Good, approximately 8% of people in this range are likely to be seriously delinquent on payments in the future.

These people represent the MEDIAN US consumer’s score, and will experience decent access to credit, and are considered “ACCEPTABLE BORROWERS” by lenders.


Fair, approximately 27% of people in this range are likely to be seriously delinquent on payments in the future.

These people are BELOW the average US consumer’s score.  They are considered SUBPRIME borrowers, and obtaining credit may be DIFFICULT.  If these borrowers are approved for a loan, IT WILL BE AT A MUCH HIGHER RATE.

579 and below

POOR, approximately 61% of people in this range are likely to be seriously delinquent on payments in the future.

This is considered poor credit.  Most applications for credit will be DENIED.  If you are approved for a credit card, it is likely to require a FEE and/or DEPOSIT.  A score this low is usually a result of bankruptcy or other major credit problems.


35% – Payment History

30% – Amounts owed on credit and debt

15% – Length of Credit History (Don’t close old accounts!)

10% – New Credit (Don’t open new accounts!)

10% – Types of Credit Used.



Income, length of employment, alimony or child support payments.



It’s time to check your credit score, make sure it’s accurate, find out how your financial picture is affecting your score, and more importantly, IMPROVE them.  85% of reports contain errors.  

Make sure you’re monitoring your credit score and report with at least as much concern as you watch your weight, and then you’ll truly be looking out for number one.

The only thing left after doing that will be getting ready for all the catcalls you sexy beast.


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7 thoughts on “Does this FICO score make me look fat?”

  1. Our credit scores certainly helped us when we purchased our last investment property in January. Our scores are in the low 800s and I think are one of the reasons we got approved even though our income was not enough to technically qualify. We are a good risk, as my husband would say.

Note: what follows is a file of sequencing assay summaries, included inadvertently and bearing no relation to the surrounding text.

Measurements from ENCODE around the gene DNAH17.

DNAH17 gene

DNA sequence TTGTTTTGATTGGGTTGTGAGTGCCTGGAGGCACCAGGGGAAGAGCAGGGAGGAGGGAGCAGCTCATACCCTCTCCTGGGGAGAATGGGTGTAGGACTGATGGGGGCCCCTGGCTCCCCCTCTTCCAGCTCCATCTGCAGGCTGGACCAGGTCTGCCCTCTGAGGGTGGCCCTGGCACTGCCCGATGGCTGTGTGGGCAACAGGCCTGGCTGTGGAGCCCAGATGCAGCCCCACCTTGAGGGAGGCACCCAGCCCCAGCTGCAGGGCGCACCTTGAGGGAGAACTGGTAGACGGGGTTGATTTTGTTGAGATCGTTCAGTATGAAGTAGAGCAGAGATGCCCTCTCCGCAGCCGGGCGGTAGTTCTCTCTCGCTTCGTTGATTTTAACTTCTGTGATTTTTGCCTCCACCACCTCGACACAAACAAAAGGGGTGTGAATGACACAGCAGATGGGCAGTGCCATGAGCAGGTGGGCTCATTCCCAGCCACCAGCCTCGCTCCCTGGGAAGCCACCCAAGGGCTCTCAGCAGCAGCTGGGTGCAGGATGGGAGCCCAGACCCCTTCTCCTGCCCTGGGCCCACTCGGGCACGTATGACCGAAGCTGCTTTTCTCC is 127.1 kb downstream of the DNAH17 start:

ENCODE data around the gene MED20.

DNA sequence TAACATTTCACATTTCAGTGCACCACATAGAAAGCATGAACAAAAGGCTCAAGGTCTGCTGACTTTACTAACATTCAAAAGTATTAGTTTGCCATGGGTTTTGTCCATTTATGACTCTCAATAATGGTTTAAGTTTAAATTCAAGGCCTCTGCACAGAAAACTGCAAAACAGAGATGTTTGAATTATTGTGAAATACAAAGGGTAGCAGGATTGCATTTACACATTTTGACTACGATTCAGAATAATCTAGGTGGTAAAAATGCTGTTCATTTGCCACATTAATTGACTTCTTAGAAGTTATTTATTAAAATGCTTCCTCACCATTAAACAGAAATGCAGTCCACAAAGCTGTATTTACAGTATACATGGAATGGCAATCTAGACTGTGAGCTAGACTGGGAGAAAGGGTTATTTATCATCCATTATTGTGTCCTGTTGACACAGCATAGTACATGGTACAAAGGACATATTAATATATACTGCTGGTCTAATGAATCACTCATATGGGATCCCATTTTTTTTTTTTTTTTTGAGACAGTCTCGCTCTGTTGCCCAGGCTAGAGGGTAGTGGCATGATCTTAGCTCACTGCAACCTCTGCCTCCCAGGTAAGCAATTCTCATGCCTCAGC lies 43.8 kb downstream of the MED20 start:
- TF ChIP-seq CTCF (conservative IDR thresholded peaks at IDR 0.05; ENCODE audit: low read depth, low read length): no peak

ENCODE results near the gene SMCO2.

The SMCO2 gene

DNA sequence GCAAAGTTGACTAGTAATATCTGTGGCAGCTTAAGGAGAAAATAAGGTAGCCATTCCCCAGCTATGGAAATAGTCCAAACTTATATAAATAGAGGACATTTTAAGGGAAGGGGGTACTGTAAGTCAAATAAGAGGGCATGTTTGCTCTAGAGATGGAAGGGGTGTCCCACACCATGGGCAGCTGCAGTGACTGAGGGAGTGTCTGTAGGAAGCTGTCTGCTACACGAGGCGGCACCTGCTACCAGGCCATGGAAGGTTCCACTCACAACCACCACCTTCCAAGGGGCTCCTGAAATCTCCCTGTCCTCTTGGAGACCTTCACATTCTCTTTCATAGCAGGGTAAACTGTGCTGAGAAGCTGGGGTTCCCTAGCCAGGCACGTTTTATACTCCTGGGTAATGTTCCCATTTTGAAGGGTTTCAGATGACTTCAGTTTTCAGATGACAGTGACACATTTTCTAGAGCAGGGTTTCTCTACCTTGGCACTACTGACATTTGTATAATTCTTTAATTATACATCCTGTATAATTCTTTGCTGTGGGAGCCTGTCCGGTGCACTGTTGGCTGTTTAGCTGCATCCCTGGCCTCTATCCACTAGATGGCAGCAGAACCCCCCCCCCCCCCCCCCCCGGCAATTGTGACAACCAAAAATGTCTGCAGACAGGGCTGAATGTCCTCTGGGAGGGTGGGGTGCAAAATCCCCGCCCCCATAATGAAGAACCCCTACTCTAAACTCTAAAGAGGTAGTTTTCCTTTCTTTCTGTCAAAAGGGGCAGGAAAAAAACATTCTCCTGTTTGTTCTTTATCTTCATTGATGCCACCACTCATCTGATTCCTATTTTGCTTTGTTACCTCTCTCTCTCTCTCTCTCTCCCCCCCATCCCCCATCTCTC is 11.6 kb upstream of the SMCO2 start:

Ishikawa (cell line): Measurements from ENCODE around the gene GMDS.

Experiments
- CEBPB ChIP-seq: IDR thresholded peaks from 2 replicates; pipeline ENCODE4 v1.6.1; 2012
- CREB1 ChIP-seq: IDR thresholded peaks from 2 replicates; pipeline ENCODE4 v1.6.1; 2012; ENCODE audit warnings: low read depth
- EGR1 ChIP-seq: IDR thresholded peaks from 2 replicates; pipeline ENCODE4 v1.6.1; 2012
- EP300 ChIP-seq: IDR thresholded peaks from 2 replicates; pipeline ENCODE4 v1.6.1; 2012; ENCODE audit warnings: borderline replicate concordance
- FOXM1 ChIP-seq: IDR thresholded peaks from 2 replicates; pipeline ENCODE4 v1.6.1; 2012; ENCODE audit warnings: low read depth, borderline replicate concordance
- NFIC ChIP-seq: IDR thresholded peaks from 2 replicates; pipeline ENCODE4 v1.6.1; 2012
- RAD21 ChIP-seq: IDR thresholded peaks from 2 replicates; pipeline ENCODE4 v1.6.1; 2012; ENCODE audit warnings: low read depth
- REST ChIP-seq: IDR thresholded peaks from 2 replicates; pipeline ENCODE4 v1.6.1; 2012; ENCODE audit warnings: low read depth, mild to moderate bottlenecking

1. Thanks for the comment! Yeah, it can definitely open up some opportunities in cases such as yours. I don’t always agree with the scoring concept, but it is what it is! Thanks for sharing!

  2. Great summary of how credit scored is generally viewed by everyone do the ‘normal’ route. I’ve been thinking about this lately while listening to several PF podcasts, not limited to Dave Ramsey’s (where ALL debt is bad, and paying cash for a house is the only way forward). The argument being, if I pay cash for everything and have no anticipated need for a mortgage, do I really care if my FICO score makes me look fat?

    No, I don’t. So hand me the ice cream already and don’t hold back on the caramel.

  3. You’re so right! Took me a while to understand that a poor credit score hurts even if I don’t plan to borrow money. Great analogy you make. People do make presumptions about those with poor credit. Often those preconceptions may be right on, but often not.

    1. Very true, and appreciate the comment Kurt. Sometimes the way it’s determined can really punish what would otherwise be a responsible borrower, I guess there’s no perfect system. Thanks for chiming in.